English 321: American Masterpieces "The Western Novel"

Grant T. Smith, Ph. D.

The Ox-Bow Incident -- Discussion Questions


1.      The author has said that he wrote this novel as a cautionary tale, a warning against foreign and native fascism.  (The novel was published on the eve of World War II, and Clark acknowledged that his "lynchers" were Nazis in spirit.)  How can The Ox-Bow Incident be read as a political text?

2.      Who is the hero of The Ox-Bow Incident?  State a case for each of the following "heroes."


Art Croft

Preacher Osgood

Judge Tyler

Art Davies




Gerald Tetley


Who is the villain of the novel?  What type of evil does each of the following manifest?


Ma Greer

Monty Smith

Major Tetley

Butch Mapes

Bill Winder


Some scholars argue that The Ox-Bow Incident is a novel without a hero or a villain; indeed, it is a novel with very few "whole" characters.  How do you respond to this criticism?  Look carefully at the physical descriptions of the characters the author provides that may suggest the characters' spiritual state.


3.      Discuss these (and others) symbols in the novel:


The boarded-up church

Judge Tyler's house

The season in which the story takes place

The storm

The mountains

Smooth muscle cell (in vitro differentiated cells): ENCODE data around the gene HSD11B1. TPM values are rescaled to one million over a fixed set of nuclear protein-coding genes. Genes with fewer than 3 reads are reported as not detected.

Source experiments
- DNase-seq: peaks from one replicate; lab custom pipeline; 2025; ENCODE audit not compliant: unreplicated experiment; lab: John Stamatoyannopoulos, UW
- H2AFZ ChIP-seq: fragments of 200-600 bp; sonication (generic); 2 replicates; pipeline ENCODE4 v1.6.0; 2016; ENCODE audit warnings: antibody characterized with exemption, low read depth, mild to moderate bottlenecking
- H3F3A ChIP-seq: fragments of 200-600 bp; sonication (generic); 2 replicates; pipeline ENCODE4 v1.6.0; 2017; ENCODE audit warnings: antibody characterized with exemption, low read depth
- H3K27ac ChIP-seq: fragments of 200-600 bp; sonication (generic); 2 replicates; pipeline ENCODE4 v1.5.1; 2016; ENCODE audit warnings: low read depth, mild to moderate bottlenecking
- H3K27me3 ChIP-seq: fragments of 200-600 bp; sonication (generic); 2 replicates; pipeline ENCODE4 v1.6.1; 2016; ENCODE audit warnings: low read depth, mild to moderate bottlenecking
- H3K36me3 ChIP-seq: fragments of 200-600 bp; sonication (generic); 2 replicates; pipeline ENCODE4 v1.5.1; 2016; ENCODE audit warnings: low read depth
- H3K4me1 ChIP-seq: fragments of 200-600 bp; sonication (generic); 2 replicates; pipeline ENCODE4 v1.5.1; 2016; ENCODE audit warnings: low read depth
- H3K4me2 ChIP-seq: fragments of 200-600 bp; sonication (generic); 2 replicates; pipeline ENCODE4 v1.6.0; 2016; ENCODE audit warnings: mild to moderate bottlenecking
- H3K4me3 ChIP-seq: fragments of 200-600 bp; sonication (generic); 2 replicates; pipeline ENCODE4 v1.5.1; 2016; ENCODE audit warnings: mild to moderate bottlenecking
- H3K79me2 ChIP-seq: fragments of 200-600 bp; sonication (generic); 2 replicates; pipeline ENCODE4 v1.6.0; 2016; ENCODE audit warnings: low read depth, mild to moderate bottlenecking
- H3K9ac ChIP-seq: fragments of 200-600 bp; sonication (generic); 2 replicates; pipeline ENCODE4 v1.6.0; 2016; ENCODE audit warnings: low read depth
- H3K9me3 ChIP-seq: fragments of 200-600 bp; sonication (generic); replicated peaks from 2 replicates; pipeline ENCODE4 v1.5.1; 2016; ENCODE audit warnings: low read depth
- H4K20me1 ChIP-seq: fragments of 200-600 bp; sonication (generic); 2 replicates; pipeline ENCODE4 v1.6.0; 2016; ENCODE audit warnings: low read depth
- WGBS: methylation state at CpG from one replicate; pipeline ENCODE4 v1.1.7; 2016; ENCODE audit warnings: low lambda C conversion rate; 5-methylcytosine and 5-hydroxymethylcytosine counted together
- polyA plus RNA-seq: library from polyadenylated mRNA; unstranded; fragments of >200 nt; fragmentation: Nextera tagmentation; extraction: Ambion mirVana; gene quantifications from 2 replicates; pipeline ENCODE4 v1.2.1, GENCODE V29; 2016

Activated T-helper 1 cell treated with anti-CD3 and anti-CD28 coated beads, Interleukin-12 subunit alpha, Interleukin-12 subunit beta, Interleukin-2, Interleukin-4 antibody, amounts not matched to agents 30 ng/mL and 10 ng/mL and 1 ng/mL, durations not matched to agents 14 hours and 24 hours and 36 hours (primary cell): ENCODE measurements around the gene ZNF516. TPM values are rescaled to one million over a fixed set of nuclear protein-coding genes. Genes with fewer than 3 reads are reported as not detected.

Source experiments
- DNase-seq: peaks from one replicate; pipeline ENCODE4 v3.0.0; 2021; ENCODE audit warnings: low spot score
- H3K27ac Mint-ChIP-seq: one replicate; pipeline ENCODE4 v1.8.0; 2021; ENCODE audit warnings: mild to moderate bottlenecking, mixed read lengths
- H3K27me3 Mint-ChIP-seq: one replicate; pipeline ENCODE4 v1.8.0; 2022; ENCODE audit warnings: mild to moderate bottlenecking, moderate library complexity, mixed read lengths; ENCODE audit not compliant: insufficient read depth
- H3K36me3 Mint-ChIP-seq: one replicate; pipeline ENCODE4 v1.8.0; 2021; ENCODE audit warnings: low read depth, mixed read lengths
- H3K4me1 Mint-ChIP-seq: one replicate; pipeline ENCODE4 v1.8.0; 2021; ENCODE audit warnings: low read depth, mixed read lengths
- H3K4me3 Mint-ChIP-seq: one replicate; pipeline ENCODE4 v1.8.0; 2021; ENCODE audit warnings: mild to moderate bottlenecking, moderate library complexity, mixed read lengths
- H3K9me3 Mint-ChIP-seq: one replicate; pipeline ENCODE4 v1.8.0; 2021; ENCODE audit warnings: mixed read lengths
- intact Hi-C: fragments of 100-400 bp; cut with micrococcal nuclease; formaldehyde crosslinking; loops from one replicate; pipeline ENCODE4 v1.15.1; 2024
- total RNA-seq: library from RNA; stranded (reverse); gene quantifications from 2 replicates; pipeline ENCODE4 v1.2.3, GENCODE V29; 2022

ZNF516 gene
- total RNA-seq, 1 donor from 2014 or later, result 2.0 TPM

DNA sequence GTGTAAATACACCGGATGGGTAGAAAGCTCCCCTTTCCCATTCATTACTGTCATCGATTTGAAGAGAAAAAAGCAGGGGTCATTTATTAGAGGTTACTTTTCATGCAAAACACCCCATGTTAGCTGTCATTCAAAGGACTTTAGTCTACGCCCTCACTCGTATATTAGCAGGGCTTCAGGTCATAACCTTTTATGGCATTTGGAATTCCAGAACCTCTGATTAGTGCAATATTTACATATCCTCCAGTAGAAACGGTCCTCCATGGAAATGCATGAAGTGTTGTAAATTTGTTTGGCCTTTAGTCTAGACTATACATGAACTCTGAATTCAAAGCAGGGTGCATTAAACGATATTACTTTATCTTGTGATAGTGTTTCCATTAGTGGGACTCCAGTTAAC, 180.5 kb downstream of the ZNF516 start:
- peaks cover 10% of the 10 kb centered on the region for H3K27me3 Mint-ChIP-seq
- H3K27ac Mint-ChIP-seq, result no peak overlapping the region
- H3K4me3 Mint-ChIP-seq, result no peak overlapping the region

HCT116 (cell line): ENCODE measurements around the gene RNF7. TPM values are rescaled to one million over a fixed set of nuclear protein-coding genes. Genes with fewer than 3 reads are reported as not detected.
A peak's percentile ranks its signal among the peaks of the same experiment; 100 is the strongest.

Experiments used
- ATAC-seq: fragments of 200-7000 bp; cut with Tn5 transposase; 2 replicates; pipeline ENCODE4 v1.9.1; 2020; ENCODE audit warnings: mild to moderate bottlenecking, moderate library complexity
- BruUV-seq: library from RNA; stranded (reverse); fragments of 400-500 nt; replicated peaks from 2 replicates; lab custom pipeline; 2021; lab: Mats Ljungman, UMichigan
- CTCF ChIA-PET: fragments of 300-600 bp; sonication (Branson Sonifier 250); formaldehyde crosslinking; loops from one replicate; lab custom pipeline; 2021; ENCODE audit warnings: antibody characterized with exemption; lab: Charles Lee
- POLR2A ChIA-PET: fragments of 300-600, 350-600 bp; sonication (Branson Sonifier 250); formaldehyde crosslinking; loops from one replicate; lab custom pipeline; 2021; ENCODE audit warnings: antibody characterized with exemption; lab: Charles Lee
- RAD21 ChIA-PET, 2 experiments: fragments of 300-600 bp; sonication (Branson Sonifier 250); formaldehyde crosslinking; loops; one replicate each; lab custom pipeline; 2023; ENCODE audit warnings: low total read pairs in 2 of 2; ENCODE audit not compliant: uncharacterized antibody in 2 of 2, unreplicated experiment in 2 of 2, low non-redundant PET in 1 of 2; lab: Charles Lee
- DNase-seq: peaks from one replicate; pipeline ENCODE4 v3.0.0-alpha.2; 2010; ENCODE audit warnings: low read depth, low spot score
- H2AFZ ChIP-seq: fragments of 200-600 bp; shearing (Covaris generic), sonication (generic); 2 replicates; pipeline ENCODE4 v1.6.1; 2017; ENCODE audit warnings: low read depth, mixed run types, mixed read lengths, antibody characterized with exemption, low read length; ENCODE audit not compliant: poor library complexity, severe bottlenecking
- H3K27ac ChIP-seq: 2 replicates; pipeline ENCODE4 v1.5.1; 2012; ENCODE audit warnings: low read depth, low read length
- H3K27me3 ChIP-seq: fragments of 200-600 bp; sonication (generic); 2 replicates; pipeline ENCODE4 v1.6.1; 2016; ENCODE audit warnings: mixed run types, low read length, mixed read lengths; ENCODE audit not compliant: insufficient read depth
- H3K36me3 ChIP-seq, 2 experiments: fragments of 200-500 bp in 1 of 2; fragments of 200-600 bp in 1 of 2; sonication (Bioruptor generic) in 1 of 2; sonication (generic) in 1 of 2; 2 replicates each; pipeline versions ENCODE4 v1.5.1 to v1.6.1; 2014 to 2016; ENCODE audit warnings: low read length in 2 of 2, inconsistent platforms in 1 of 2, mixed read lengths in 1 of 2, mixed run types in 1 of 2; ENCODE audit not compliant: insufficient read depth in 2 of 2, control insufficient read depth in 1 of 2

The meadow lark


4.      Kenneth Andersen and other scholars have discussed the "Aristotelian nature" of The Ox-Bow Incident.  Discuss how the novel is an example of unity?   Discuss other examples of the author's style, literary conventions, and structure.







Examples of irony




5.      Clark seems to challenge certain aspects of gender construction in the novel.  While reaffirming certain aspects of "western" masculinity (for example, courage), he simultaneously undermines other aspects of masculinity.  The same charge can be made of Clark's characterization of women.  How are our notions of "femininity" undercut by the descriptions of Ma Greer, Rose Mapen, and Frena Hundel?  Take special note of how many of the characters "emasculate" the men by describing them in effeminate terms.

6.      What statements does Clark make in the novel on the American Dream, justice and law, ethics and morality, individualism and the community?

7.      List the "hysteria" conditions that existed in the novel that moved this tragedy to its horrible conclusion.  (You may want to do a bit of research of mob behaviors.)

8.      Discuss the power of discourse as it is manifested in the novel.  Why do some words work while other words fail?

9.      Choose any quote or scene from the novel that especially impressed, provoked, puzzled, or surprised you and explain why.